Updated: March 11, 2022 10:49 AM
Created: March 10, 2022 11:45 PM
ALBANY - For anyone who has ever spent time in the joint for selling or smoking a joint, you might be glad to know you'll have first dibs on obtaining a license that allows you to sell all the joints you'd like.
"These are small business owners," said Chris Alexander, executive director of the New York State Cannabis Control Board. "These individuals who come from certain communities have been impacted. In the case of people coming from the city, it may have been the case that they were thrown up against the wall and had to empty their pockets."
What Alexander is trying to carry out for Gov. Kathy Hochul is a first of its kind initiative to make sure anyone who suffered the consequences of what the administration sees as an inequitable criminal justice system should now be treated fairly to make up for the bad treatment.
In other words, the governor wants to make right many decades of wrongness.
"Come on, so in other words in order to get this opportunity to get this license, you have had to be criminally charged in the past?" Assemblyman Chris Tague (R - Schoharie) wondered out loud. "I don't understand it,"
Tague says allowing convicted criminals to move to the front of the line -- even if their criminal records have been expunged -- sends the wrong message.
"If you read through the bill, and you've been through the debates that I've been through, there's not one bit of this that's going to help any of my dairy farmers or fruit or vegetable farmers in the Schoharie Valley or the Hudson Valley," Tague stated.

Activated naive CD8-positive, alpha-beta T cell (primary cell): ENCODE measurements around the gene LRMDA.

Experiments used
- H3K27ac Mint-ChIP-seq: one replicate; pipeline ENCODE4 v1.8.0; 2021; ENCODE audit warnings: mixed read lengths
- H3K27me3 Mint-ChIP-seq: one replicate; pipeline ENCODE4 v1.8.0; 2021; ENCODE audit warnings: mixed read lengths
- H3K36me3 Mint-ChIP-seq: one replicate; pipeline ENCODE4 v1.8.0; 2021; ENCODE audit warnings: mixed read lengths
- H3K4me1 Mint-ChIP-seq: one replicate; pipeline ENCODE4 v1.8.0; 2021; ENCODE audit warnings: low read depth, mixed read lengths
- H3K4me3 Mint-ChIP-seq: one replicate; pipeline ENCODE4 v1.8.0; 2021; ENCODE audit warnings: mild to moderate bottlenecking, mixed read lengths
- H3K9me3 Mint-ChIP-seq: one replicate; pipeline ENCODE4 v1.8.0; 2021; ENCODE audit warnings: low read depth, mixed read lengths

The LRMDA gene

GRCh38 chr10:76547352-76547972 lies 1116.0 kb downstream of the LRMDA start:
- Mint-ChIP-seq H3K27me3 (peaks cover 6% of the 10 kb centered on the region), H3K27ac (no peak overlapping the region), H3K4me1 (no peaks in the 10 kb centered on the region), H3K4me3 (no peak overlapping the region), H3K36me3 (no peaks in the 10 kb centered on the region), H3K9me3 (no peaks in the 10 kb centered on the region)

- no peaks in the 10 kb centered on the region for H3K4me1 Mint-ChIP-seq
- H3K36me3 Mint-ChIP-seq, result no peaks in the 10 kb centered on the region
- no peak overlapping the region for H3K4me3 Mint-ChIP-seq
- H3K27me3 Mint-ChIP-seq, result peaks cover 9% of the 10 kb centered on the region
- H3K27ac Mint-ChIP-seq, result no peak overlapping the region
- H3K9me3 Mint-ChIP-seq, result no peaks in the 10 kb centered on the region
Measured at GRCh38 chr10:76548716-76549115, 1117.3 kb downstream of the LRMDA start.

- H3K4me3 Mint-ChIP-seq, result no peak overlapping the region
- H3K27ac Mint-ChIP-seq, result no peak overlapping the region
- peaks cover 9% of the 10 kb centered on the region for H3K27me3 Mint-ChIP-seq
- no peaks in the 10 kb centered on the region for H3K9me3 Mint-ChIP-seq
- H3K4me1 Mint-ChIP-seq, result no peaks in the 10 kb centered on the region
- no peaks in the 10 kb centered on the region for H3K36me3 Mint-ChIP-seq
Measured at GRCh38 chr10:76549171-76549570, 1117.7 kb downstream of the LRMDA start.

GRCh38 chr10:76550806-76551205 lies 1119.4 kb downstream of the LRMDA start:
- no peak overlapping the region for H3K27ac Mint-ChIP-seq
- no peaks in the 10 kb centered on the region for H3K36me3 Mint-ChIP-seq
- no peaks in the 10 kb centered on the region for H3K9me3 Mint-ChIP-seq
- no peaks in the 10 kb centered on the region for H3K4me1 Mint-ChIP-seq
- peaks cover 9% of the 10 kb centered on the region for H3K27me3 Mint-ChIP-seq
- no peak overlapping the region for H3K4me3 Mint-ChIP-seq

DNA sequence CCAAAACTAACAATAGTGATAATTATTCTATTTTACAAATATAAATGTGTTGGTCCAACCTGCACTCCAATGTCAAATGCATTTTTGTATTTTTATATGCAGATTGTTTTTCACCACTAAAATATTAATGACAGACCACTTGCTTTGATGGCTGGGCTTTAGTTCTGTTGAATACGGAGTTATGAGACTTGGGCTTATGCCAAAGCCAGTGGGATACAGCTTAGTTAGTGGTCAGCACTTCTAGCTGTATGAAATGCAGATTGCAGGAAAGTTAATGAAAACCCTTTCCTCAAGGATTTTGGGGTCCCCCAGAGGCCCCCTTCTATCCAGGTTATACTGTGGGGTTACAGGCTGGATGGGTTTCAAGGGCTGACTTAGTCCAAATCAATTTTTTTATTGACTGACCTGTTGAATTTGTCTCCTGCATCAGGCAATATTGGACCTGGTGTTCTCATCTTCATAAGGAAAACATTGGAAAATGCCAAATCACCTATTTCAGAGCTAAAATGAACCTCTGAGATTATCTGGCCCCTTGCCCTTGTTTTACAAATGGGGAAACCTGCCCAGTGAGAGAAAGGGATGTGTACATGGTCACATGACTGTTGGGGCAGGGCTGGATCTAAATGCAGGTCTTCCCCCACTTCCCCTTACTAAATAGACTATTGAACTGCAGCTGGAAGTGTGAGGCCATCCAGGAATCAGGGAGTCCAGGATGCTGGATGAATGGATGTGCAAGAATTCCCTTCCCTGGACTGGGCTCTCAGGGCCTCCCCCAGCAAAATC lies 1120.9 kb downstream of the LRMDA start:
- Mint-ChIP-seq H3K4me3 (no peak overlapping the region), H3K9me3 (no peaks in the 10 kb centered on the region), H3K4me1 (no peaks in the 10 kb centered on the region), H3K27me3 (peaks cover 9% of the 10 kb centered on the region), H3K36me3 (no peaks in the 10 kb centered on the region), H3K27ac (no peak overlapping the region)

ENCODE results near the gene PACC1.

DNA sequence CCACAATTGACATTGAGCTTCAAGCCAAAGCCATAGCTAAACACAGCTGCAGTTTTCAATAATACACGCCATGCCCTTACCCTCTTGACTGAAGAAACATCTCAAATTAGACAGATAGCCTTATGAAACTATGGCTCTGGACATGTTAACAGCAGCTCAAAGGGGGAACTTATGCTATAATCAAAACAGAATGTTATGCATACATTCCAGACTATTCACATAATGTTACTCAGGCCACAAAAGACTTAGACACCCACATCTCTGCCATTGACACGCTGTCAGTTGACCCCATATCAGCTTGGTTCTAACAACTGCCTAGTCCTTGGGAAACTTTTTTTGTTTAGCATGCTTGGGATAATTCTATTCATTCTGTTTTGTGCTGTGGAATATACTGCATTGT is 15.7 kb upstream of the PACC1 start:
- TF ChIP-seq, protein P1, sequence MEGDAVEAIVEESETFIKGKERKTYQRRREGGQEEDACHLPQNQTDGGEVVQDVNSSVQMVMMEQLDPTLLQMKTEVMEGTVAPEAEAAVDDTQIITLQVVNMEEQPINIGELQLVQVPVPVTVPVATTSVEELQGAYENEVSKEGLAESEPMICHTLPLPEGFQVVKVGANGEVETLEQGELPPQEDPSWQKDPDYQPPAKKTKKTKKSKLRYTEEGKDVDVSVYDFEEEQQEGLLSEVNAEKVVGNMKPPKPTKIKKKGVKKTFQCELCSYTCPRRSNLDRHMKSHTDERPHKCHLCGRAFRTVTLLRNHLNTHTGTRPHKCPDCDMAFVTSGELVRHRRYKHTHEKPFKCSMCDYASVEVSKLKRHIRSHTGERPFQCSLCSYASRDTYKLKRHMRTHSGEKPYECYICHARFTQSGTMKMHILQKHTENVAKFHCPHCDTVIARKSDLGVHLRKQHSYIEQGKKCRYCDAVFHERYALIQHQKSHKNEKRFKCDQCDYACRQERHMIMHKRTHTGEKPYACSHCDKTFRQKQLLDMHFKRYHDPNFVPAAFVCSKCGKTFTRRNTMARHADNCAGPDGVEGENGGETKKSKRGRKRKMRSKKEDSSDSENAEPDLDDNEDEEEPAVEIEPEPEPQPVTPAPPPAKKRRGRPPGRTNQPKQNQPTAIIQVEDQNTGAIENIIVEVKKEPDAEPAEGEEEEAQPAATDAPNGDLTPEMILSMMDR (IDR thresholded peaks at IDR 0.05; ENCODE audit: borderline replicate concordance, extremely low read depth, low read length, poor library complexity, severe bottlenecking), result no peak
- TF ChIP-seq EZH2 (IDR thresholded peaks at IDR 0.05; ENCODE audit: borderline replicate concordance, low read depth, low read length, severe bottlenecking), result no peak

"Over the last twenty years I gave the number of almost a million arrests for marijuana offenses," Alexander pointed out. "Almost 90% of them were the lowest level activity, individuals getting arrested for a single joint or a small baggie."
"Nobody is going to want to deal with this," Tague espoused. "They're just going to go back to getting it the way they were before. That's exactly what's going to happen. It's another failure of one party rule in Albany."
At this point, it's unclear how many retail licenses will be issued in New York, which happens to be the second most populous state -- after California -- to legalize possession and use of marijuana for adults over age 21.
Hochul sees the Seeding Opportunity Initiative as jump-starting New York's cannabis Industry, and as you might expect, Cannabis Control Board members are all on board with her.
"Our state's Cannabis Law sets a high goal for creating an equitable industry that puts New Yorkers first," said Board Chairman Tremaine Wright.
"The Seeding Opportunity Initiative truly sets New York's program apart from other states that have legalized adult-use, by starting out of the gate with an equity -- and sustainabilty-led program that will supply equity entrepreneur-owned dispensaries with sun-grown cannabis products," added board member Jen Metzger.
"Shaping the New York cannabis industry and putting social equity entrepreneurs at the forefront is an historic opportunity to address the harm caused by cannabis prohibition and fully implement the goals of New York's Cannabis Law," said board member Adam Perry.
"With this announcement, we are doing what no other state has done by focusing on the people most criminalized by cannabis prohibition, and promoting New York farmers," said Assembly Majority Leader Crystal Peoples-Stokes. "The cannabis industry is going to grow our economy and create new wealth, and it is imperative that we make sure that opportunities begin with the most deserving New Yorkers."
Tague is far from sold on the initiative.
"They put the cart before the horse all the time just to get out there in front of the people they're trying to appease," Tague asserted. "Instead of doing the right thing, thinking things out and doing it the right way so that this will actually work."
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